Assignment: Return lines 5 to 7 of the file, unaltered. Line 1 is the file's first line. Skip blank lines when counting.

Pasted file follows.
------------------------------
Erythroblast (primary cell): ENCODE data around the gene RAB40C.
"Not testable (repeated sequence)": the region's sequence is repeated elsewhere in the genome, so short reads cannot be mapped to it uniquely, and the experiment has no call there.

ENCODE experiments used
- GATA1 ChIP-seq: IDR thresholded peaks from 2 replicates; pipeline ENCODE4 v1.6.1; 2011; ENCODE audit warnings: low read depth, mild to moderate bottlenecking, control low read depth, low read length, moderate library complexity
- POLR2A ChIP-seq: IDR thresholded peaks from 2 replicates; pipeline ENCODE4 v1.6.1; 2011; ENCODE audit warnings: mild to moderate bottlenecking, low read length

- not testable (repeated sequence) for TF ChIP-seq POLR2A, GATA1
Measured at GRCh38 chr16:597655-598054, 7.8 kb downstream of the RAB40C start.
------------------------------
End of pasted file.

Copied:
- POLR2A ChIP-seq: IDR thresholded peaks from 2 replicates; pipeline ENCODE4 v1.6.1; 2011; ENCODE audit warnings: mild to moderate bottlenecking, low read length

- not testable (repeated sequence) for TF ChIP-seq POLR2A, GATA1
Measured at GRCh38 chr16:597655-598054, 7.8 kb downstream of the RAB40C start.